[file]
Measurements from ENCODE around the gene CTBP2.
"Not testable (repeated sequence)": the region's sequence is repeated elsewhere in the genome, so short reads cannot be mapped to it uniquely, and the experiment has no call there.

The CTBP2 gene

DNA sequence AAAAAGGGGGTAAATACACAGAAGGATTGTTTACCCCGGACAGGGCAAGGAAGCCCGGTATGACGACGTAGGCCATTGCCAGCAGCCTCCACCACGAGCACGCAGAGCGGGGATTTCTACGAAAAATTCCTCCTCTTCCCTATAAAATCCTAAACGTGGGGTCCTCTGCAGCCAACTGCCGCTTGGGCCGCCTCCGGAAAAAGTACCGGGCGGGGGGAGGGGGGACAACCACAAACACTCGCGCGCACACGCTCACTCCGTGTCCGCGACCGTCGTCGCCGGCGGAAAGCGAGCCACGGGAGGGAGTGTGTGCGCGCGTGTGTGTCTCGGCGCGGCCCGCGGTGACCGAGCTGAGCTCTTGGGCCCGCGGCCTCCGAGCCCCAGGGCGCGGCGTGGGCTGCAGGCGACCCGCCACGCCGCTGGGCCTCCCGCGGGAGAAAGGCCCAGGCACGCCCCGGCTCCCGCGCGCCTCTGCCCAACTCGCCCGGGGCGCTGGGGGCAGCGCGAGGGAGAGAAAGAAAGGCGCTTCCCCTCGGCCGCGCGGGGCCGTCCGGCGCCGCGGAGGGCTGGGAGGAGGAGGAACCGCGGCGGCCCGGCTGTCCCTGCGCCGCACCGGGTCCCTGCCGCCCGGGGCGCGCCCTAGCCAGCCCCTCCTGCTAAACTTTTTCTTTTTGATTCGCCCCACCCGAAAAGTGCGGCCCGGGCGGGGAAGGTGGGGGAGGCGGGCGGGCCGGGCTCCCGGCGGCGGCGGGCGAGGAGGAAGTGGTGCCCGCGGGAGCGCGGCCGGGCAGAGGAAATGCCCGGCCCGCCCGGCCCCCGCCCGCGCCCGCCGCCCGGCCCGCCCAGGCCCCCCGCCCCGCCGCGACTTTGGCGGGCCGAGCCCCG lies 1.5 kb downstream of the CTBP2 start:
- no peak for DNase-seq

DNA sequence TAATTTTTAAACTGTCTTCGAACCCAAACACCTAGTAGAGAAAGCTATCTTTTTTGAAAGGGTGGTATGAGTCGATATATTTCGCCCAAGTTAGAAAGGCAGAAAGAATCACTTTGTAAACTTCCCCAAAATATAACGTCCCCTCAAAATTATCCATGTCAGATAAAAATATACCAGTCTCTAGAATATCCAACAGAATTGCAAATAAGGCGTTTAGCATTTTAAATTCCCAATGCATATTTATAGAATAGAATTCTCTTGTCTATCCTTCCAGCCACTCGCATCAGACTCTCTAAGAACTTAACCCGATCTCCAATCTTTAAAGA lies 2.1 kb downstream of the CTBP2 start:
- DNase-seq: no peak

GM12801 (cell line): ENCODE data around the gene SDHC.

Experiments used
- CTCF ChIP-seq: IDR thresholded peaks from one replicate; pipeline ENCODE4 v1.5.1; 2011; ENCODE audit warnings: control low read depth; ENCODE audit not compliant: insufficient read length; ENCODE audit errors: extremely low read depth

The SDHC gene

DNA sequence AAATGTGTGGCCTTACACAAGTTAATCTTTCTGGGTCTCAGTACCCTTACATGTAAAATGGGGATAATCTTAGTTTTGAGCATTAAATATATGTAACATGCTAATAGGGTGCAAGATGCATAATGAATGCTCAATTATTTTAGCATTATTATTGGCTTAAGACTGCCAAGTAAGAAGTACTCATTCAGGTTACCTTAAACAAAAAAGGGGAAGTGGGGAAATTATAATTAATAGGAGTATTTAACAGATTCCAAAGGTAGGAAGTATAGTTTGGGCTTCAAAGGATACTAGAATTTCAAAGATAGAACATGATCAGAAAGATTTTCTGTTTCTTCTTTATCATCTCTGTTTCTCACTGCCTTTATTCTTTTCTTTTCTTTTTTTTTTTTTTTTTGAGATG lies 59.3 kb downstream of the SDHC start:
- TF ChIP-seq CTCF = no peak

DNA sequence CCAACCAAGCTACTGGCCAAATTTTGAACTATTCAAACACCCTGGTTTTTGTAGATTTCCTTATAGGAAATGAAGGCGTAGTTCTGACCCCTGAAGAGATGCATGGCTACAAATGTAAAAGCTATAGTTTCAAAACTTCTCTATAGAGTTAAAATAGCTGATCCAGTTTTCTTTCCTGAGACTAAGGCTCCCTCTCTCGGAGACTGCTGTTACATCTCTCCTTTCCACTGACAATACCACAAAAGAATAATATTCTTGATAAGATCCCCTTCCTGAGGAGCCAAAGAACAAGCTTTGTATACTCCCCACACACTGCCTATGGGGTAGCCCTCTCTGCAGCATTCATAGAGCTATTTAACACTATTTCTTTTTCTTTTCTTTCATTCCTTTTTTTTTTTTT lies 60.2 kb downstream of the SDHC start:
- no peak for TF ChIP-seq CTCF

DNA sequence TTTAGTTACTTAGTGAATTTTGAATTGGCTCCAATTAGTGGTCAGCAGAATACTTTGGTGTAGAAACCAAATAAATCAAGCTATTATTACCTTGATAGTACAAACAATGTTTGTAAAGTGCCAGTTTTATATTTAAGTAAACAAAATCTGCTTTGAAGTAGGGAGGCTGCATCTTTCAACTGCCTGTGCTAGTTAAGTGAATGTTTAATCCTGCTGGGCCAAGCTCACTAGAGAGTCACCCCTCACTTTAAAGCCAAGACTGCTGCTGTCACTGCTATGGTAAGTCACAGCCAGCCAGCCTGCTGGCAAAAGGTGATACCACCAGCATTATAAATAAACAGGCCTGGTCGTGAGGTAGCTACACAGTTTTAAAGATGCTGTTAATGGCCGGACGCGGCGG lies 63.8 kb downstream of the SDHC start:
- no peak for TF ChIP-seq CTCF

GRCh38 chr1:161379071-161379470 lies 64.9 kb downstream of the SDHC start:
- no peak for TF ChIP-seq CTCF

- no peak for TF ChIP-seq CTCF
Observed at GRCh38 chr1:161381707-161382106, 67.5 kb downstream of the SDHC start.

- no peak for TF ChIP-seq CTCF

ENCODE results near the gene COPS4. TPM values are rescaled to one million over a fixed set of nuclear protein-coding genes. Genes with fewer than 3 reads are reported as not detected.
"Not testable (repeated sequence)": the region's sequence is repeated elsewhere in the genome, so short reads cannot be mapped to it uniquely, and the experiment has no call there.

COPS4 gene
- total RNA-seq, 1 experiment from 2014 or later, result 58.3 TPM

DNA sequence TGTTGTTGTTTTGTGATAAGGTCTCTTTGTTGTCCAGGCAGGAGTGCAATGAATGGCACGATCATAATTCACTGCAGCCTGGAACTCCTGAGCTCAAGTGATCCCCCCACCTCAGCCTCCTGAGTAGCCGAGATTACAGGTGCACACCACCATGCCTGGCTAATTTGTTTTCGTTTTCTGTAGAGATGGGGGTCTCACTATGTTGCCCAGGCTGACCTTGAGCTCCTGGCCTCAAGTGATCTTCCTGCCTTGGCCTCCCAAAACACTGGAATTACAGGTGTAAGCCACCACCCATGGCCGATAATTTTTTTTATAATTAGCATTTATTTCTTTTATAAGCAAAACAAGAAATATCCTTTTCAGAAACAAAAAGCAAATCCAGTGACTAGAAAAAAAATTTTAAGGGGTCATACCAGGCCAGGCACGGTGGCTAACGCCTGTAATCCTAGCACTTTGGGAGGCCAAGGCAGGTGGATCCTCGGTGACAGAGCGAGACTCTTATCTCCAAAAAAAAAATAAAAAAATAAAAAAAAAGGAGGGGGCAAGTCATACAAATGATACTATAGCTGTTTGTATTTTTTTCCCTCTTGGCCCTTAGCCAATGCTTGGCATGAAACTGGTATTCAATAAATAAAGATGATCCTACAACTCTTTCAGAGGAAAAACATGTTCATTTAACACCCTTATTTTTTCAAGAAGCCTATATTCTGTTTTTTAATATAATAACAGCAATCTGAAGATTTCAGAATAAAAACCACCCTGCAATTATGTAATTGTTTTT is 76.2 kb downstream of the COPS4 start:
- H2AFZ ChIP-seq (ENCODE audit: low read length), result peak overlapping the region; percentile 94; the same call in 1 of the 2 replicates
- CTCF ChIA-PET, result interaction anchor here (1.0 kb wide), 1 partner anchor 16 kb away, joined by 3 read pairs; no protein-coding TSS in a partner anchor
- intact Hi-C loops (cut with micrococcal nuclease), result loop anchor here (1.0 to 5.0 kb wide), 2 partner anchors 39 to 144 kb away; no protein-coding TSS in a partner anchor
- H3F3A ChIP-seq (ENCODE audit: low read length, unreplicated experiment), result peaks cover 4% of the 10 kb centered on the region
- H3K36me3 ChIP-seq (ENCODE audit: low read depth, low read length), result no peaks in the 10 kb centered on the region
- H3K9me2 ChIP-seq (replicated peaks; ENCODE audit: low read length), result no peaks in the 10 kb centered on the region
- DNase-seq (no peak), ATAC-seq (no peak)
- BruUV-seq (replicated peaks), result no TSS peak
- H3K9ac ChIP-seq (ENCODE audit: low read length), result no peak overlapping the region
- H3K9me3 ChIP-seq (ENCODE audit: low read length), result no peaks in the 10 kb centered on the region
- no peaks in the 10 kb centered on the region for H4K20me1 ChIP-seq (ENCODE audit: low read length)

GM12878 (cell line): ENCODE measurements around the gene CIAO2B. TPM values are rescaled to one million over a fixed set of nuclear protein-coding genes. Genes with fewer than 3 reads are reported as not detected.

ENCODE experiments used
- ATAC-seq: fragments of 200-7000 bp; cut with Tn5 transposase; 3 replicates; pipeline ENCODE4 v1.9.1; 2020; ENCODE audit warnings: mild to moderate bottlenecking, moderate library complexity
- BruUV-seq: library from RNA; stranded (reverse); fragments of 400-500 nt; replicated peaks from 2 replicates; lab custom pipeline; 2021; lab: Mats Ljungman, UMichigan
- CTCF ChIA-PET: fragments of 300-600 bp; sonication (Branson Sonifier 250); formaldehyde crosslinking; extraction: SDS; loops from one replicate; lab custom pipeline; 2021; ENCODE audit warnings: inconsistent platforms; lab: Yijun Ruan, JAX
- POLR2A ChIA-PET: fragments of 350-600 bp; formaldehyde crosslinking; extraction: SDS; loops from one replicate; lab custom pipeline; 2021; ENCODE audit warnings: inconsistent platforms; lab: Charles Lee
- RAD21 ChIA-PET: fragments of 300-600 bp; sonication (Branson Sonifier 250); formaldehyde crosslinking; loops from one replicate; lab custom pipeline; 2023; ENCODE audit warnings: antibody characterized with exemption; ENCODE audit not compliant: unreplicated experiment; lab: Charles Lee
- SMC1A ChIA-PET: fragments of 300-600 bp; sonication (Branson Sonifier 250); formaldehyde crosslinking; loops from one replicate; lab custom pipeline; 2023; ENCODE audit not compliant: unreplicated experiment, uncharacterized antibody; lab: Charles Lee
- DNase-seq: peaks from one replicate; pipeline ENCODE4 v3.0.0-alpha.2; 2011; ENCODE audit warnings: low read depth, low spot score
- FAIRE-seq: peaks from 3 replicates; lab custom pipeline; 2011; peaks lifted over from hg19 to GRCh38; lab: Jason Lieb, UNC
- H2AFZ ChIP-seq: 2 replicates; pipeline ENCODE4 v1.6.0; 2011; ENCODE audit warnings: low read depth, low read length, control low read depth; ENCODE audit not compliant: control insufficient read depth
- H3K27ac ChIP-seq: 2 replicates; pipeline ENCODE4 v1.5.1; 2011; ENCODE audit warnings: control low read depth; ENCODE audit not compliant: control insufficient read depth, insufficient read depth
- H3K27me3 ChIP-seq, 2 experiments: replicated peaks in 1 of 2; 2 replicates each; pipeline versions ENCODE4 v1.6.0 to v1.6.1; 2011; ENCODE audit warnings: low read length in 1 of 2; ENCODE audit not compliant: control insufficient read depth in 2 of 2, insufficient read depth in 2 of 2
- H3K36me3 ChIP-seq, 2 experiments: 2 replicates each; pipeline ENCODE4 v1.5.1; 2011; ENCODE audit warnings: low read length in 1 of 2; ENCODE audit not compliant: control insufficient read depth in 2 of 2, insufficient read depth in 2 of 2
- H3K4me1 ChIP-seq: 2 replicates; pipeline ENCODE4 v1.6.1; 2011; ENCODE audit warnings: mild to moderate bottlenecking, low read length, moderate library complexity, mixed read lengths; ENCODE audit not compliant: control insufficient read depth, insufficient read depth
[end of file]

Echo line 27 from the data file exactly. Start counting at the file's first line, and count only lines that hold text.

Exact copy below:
DNA sequence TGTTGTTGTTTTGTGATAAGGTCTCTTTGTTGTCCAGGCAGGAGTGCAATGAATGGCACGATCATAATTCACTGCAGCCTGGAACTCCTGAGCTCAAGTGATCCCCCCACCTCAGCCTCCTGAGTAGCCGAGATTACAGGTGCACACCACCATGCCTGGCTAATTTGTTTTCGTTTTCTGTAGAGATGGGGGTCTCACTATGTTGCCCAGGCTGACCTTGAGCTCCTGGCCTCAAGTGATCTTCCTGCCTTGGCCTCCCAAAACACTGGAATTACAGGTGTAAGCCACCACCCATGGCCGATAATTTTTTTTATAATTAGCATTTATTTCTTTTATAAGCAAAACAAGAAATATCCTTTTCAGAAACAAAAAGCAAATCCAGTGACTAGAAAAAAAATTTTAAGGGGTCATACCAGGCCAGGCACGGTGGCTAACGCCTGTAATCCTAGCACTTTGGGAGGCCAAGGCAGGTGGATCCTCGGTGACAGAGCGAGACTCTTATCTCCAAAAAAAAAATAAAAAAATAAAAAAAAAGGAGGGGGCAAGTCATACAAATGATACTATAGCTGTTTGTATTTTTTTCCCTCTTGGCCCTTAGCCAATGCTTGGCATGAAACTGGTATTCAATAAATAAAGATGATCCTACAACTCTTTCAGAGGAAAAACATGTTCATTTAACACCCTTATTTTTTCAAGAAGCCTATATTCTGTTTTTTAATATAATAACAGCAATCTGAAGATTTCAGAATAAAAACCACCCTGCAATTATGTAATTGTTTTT is 76.2 kb downstream of the COPS4 start: